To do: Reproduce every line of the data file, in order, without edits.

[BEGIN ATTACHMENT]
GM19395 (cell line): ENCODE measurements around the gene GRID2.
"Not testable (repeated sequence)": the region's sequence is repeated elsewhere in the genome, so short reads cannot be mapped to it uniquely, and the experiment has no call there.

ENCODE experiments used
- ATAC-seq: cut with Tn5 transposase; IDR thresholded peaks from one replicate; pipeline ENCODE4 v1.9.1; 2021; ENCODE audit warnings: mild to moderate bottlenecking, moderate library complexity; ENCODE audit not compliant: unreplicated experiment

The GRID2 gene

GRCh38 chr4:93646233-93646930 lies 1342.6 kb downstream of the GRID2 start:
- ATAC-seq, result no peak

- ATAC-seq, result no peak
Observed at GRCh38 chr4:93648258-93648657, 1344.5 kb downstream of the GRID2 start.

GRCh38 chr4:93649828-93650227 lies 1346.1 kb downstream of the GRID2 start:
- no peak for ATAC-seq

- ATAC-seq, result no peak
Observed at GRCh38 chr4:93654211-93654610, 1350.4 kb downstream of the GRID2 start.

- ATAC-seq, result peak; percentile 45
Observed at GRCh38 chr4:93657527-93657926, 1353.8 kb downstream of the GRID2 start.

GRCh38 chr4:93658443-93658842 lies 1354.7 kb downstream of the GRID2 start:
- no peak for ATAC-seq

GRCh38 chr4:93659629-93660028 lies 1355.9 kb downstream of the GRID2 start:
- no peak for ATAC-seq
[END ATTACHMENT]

GM19395 (cell line): ENCODE measurements around the gene GRID2.
"Not testable (repeated sequence)": the region's sequence is repeated elsewhere in the genome, so short reads cannot be mapped to it uniquely, and the experiment has no call there.

ENCODE experiments used
- ATAC-seq: cut with Tn5 transposase; IDR thresholded peaks from one replicate; pipeline ENCODE4 v1.9.1; 2021; ENCODE audit warnings: mild to moderate bottlenecking, moderate library complexity; ENCODE audit not compliant: unreplicated experiment

The GRID2 gene

GRCh38 chr4:93646233-93646930 lies 1342.6 kb downstream of the GRID2 start:
- ATAC-seq, result no peak

- ATAC-seq, result no peak
Observed at GRCh38 chr4:93648258-93648657, 1344.5 kb downstream of the GRID2 start.

GRCh38 chr4:93649828-93650227 lies 1346.1 kb downstream of the GRID2 start:
- no peak for ATAC-seq

- ATAC-seq, result no peak
Observed at GRCh38 chr4:93654211-93654610, 1350.4 kb downstream of the GRID2 start.

- ATAC-seq, result peak; percentile 45
Observed at GRCh38 chr4:93657527-93657926, 1353.8 kb downstream of the GRID2 start.

GRCh38 chr4:93658443-93658842 lies 1354.7 kb downstream of the GRID2 start:
- no peak for ATAC-seq

GRCh38 chr4:93659629-93660028 lies 1355.9 kb downstream of the GRID2 start:
- no peak for ATAC-seq